Even so, there can presumably be no objections to the fact that such a Turkish foreign policy is « problematic »: The country with the worst relations with Egypt is Turkey. Now the ambassadors as well have been recalled; in other words, the official relationship is in a situation of having broken off. With Israel, there has been no serious progress following the « apology. » The relations are frozen. In other words, we amount to nothing in the Eastern Mediterranean. We are enemies of the regime in Syria. We are maintaining a very great distance from the government in neighbouring Iraq. We are in a position of being unable to protect the safety of Turkish citizens in Lebanon. It does not appear possible for us to maintain a close relationship with Saudi Arabia and the United Arab Emirates, which are protecting the military regime in the developments in Egypt. And we are helpless in the face of Iran and Russia.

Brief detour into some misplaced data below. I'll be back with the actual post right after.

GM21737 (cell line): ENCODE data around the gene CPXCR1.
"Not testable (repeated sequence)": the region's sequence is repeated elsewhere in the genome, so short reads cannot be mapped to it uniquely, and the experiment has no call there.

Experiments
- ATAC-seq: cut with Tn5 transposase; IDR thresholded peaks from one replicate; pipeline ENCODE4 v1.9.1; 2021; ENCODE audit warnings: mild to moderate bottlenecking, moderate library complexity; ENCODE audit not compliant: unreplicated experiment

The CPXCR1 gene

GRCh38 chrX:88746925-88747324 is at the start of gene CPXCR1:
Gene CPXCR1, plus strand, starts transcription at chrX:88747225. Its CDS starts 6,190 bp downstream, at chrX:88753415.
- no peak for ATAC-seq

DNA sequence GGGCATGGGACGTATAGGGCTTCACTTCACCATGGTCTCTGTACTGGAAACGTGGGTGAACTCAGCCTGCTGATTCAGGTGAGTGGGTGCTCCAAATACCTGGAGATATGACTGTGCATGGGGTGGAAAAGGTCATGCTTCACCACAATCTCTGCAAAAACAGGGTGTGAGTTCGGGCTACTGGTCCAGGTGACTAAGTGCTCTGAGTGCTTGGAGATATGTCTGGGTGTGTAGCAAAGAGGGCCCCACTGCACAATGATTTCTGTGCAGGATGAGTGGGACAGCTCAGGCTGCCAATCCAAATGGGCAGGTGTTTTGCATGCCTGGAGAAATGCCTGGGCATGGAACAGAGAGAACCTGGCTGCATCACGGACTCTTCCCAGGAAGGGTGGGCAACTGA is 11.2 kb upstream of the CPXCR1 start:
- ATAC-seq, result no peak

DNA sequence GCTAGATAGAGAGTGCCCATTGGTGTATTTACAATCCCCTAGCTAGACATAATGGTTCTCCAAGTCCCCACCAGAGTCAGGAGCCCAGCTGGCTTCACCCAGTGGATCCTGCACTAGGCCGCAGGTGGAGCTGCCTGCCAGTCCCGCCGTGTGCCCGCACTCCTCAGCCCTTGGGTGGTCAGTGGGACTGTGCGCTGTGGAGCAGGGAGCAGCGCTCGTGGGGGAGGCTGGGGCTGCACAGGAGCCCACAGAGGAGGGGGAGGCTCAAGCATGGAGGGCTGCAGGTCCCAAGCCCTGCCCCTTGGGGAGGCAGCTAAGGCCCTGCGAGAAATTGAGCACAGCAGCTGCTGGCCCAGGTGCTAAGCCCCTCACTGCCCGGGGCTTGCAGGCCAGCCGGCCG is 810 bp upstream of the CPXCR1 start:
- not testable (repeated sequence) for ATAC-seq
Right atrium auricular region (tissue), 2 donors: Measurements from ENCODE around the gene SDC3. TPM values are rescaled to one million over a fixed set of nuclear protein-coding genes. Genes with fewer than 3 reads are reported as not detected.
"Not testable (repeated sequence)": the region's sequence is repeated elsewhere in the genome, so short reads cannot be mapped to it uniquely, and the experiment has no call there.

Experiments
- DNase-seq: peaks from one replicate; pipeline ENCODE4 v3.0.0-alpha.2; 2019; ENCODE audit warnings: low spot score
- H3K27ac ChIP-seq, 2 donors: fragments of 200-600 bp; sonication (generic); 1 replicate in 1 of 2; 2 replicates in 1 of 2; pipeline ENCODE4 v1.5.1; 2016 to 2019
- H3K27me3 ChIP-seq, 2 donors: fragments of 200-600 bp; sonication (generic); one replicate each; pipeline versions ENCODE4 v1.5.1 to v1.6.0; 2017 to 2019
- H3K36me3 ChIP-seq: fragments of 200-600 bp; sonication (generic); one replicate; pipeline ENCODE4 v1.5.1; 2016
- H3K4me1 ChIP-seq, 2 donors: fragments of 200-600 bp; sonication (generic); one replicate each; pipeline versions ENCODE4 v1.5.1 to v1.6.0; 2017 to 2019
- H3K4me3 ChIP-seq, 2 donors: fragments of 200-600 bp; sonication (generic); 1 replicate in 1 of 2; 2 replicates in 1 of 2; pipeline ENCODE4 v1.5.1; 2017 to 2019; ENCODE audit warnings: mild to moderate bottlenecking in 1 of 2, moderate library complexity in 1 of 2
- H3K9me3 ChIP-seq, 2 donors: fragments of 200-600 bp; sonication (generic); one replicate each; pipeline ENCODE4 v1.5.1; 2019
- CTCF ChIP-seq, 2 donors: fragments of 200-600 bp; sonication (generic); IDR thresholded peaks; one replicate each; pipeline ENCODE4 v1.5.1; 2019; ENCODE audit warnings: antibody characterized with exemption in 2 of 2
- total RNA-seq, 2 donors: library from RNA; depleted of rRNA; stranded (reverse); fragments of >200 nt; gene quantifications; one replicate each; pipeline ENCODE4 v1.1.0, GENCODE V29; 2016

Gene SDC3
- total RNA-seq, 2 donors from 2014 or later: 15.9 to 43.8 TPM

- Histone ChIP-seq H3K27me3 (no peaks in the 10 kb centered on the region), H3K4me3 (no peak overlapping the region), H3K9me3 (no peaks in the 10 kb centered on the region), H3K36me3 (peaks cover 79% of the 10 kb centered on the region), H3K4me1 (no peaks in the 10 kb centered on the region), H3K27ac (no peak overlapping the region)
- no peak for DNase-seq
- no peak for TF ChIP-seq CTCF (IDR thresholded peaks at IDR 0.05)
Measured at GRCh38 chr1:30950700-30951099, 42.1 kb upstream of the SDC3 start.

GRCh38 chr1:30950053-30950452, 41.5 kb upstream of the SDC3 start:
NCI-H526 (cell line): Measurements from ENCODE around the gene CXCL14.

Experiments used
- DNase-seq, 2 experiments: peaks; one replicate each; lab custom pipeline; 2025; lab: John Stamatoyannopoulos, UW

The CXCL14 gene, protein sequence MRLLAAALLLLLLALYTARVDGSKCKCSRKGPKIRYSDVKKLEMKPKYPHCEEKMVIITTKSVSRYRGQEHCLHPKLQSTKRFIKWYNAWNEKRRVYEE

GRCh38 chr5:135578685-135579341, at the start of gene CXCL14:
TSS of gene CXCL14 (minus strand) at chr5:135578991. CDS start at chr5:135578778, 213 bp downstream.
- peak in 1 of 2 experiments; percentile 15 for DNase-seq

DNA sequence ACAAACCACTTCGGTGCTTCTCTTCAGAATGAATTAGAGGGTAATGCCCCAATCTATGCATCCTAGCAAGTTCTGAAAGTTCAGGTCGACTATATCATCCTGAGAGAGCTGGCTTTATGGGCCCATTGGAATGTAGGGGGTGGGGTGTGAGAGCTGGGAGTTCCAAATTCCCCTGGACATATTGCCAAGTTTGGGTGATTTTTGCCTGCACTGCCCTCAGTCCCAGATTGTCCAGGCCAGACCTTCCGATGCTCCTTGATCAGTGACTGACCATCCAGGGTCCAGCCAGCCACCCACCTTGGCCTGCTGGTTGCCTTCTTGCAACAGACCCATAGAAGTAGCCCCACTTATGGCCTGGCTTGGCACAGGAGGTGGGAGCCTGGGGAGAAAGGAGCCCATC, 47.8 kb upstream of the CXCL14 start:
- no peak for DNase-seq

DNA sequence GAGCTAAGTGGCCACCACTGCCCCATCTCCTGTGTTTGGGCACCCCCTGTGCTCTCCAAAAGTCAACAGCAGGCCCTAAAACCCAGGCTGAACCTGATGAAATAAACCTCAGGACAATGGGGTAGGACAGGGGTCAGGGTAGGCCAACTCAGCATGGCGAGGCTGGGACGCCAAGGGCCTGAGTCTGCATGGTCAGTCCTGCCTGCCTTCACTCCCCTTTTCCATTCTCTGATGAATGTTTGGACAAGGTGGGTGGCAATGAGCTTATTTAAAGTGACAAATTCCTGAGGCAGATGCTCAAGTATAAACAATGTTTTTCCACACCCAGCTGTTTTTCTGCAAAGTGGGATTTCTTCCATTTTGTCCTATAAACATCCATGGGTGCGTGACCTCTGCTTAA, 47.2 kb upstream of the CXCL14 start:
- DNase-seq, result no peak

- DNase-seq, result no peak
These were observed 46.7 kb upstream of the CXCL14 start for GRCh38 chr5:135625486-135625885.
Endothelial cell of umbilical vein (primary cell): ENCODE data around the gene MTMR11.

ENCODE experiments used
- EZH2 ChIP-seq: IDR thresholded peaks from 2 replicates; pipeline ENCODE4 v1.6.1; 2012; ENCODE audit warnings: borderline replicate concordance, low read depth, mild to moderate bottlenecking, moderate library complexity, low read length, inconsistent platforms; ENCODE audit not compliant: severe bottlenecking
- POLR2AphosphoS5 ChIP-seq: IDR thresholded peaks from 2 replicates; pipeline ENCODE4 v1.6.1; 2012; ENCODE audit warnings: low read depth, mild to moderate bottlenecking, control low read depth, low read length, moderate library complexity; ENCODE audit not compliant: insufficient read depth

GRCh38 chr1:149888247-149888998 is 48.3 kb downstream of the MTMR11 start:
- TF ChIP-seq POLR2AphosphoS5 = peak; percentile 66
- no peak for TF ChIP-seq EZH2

The Western world, of which in contrast to all of these things we are an « institutional part, » and particularly Europe and, in a covert way the United States, are continually the targets of our insults based on Egypt. In the heads of those in the government, « Western civilization » is being seen as the « source of evil. »

The government’s brain trust, in the texts which they have written in English and are marketing this absurd foreign policy to the outside world, present it with a concept of « Precious Loneliness » [in English] that they have invented.

There can be no such foreign policy as « Precious Loneliness. »

If there were, nothing of the « Turkish Model » would remain in the Middle East, and Turkey would be without influence in the region.


1. ‘Precious loneliness’ of Turkey or sublimation of a failure | ACTURCA - 20 août 2013

[…] invention of the supporters of the Turkish foreign policy, until I read Cengiz Candar’s critique (Radikal, 18.8.2013). Indeed, Turkey’s international loneliness can only be defended by attributing it some sort of […]